By Sandy Vaile
Most of us know what backstory is and that our stories need it, are aware of the various delivery methods and even spend countless hours developing intricate histories for beloved characters, but knowing these things isn’t the same as successfully revealing the appropriate information at the right time.
This article will help you determine the best place to insert backstory by:
Which Backstory is Important?
The most important point when deciding which backstory to include at any point in a story, is whether or not it’s relevant to what’s going on in the main story. Does it explain why a character is behaving a certain way or what is driving them to persist in the face of adversity? Does it give credibility to their decisions and choices? If not, then it probably isn’t needed.
The more you leave out, the more you highlight what you leave in.” Henry Green
How Much in One Place?You may have heard my saying that backstory is like a potent spice: it’s like a flavour your can’t quite pick lurking in the layers of a curry. You know it’s there and it enhances the flavour, but it’s intangible and fleeting. Use it sparingly!
My preference is almost always to reveal backstory in small amounts. By doing this, you will reduce the likelihood of telling that distances readers, pulling them out of the main story and unnecessarily slowing the pace.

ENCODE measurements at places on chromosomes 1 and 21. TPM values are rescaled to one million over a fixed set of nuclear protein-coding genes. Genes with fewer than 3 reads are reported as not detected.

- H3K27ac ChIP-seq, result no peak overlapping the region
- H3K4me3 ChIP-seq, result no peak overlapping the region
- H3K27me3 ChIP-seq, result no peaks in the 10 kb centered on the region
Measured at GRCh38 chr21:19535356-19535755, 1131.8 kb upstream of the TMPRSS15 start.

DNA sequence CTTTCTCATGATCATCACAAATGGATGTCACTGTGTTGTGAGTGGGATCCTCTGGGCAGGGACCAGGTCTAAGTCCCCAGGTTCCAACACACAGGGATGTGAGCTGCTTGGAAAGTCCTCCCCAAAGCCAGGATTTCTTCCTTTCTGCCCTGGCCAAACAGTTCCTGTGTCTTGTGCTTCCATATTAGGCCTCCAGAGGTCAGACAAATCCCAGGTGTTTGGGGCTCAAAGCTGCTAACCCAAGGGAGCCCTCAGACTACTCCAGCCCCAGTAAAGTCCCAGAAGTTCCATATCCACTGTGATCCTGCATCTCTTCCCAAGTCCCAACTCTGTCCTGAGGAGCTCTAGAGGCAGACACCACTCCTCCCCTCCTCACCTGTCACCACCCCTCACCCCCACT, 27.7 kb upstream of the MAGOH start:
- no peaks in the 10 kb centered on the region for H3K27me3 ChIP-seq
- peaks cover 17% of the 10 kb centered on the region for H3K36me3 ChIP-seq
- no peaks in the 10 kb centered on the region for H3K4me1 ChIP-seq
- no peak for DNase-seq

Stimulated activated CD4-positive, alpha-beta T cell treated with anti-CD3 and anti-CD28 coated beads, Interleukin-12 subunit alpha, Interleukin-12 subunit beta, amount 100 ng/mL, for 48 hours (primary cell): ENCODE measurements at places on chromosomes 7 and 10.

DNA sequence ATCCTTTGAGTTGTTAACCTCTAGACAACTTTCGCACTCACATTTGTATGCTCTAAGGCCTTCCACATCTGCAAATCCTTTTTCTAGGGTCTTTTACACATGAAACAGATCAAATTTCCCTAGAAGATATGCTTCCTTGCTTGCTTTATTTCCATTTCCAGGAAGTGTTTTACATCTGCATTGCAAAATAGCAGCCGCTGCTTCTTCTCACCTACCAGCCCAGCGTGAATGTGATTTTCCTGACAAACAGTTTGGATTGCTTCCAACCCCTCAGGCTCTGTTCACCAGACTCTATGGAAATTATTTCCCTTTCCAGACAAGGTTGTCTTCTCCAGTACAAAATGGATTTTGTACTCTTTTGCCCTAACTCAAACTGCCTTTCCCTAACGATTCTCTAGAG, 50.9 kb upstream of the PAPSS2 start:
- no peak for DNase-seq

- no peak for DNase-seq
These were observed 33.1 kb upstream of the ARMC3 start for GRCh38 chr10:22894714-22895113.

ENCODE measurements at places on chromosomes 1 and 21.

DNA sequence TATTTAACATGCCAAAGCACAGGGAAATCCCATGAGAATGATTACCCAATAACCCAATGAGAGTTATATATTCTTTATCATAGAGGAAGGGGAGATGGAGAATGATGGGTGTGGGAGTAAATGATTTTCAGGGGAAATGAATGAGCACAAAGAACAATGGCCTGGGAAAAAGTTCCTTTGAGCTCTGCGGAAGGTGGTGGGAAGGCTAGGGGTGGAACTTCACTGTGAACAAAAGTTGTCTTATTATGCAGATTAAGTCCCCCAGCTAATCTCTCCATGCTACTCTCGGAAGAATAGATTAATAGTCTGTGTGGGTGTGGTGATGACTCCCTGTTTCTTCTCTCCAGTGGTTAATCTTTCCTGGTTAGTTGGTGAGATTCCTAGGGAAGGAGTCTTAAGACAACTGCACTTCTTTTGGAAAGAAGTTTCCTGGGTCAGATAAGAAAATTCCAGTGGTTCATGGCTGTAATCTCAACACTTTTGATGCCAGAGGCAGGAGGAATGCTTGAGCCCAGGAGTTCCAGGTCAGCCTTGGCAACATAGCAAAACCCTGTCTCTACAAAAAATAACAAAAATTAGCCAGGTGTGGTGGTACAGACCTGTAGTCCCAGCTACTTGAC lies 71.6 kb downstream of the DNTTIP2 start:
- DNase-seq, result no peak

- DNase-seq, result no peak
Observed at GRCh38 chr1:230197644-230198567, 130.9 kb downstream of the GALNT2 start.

Of course, there are exceptions to every guideline and flashbacks are one instance where you can get away with a longer passage of backstory because you’re not just telling about the past, you’re transporting readers back to that time and place so they can feel, see, taste and hear it for themselves.
Reveal backstory without interrupting the flow of the main story by determining what information is important at that particular moment in the story and releasing snippets instead of large amounts.
For further guidance about developing backstory, the various delivery methods and how to use them for best effect, put your name on the waiting list for Sandy Vaile's most popular course, Write Backstory With Confidence: How to weave the past in without information dump telling.
I’m Sandy Vaile, and today I’m going to explain why I believe backstory is like a pungent spice, and you should too.
What is backstory?
You’ll read many different definitions on the internet, but for my purposes I like to define it as: Anything that happened to the character before this story started, which provides context to the story.
The important aspect is context. It’s not enough to throw a heap of character history in as filling, no matter how fascinating it may be. It must be relevant to the story. It’s also the base line from which you can show the all important change in your character by the end of the story.
Backstory is a robust yet understated tool. It’s vital to help show what makes a character tick, and yet can totally distract the reader if not finessed into the front story. Backstory is the foundation of realistic reactions to events, and adds layers to make characters three-dimensional, by revealing where personality, morals, hopes and fears originated.
Why a pungent spice?
To me, backstory is like a flavour you can’t quite pick lurking in the layers of a curry. You know it’s there and it enhances the flavour, but it’s intangible and fleeting. It’s a vital ingredient that you need to infuse through all the layers of your story, without sacrificing other flavours (like pace or suspense).